Boomer Opinion: Your Wonton Soup is Endangered!

It is rarely a headline story, but “climate change” has become a constant in our lives. It is a political conflict for sure, but more importantly, as many baby boomers believe, it is a threat. Climate activist Jeri Fink of Bellmore, New York (near New York City) certainly thinks so and in this Boomer Opinion piece, argues that if her wonton soup is endangered, climate change is even more threatening than we think.

When I was a kid we headed to the local Chinese restaurant to celebrate everything from good report cards to birthdays. I would feast on my favorite: wonton soup, topped with a fistful of crispy golden noodles.

Imagine a world without wonton soup.

Impossible? Think again. Our world is in trouble. Climate change is here, although according to some of our leaders, it’s a Chinese Hoax. Maybe they never ate wonton soup?

Jeri Fink at Antarctica.

The truth is that the endangered species list is no longer reserved for tigers, pandas, and orangutans. It’s headed straight for my wonton soup.

Animal meats (wonton stuffing) are big contributors to greenhouse gases. The animals are expensive to raise and often the reason for clearing rainforests (the “lungs” of the planet”) for pasture land. The EPA says that animal agriculture contributes 9% of all greenhouse gas emissions.

The wheat used to make wontons isn’t doing much better. Experts say that wheat is the staple grain most vulnerable to climate change, which is why they are predicting smaller and less nutritious crops.

Add rising food prices, deforestation, crop failures from climate change disasters like droughts, floods, and extreme weather, and it’s clear that my wonton soup— in fact a lot of our food– is endangered.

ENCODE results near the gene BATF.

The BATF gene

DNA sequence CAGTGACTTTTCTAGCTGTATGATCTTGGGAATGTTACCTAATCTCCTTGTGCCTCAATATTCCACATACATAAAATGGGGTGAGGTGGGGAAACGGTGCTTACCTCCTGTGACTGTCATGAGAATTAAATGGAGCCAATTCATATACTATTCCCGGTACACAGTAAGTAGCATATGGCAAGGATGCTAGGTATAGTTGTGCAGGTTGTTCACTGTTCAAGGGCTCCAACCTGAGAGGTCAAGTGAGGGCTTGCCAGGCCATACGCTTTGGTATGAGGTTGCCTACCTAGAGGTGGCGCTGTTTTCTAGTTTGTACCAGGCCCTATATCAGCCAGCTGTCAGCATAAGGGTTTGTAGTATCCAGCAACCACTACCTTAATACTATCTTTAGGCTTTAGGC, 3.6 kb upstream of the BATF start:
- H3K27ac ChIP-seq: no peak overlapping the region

Why do so many of our leaders deny climate change, encourage the use of fossil fuels, remove environmental protections, and claim that global warming is a myth? The answer is simple.

Money.

In other words, profit before planet. They don’t care that 97% of climate scientists believe climate change is human-caused, and seven out of ten Americans agree. It just doesn’t matter.

That leaves you, me, and the rest of us in the grassroots.

Look out the window. Temperatures are climbing, extreme weather is the new normal, and sea levels are rising. Fruit trees need cold, rice requires a lot of increasingly scarce fresh water, and marine animals are dying in acidic, oxygen-depleted waters. All of this when global population is increasing, estimated at ten billion people by mid-century.

Food fights take on a new meaning. Countries battle over the melting Arctic. One million animals face extinction.

Jeri Fink

In the sixties and seventies, as young baby boomers we protested and got the country out of Vietnam. Now we need to get us into a different war: fighting climate change. Like sixties revolutionary Abbie Hoffman said, “The only way to support a revolution is to make your own.”

It’s time to protest! You don’t have to march in the streets (if you don’t want to). You can protest 21st Century-style by using only reusable plastic bags, bottles, and straws. Eat less meat and more plant-based proteins– they’re in most supermarkets. Whenever possible, walk, bike, or use public transportation instead of driving. Buy local. Practice the three Rs: reduce, reuse, and recycle.

Vote for leaders who support climate action. Earth before profit.

There’s an old Native American proverb: We do not inherit the earth from our ancestors, we borrow it from our children.

Get going. Let’s make sure our grandkids have wonton soup.

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Jeri’s book is, “Is Your Wonton Soup Endangered?: The Survivor’s Guide to Food in The Age of Climate Change (Book Web Minis).”

4 Comments

  1. Great article.
    I suppose I’ll wait for your next blog to help me speak intelligently (and calmly) about global warming and/or climate change. I’ve encountered so many people that disclaim it exists and just a Democratic platform to cause hysteria. Help me!

  2. “animal agriculture contributes 9% of all greenhouse gas emissions”—I’ve seen up to 18% in other articles, so it’s an estimate, no doubt. I’d feel on firmer ground when talking about this, if I had really firm statistics. But, hey, the point is, livestock production is bad for our planet—I guess we could start there.

  3. Great article. Because of you I just ordered reusable plastic bags. Every little bit we do will help the environment. Thanks

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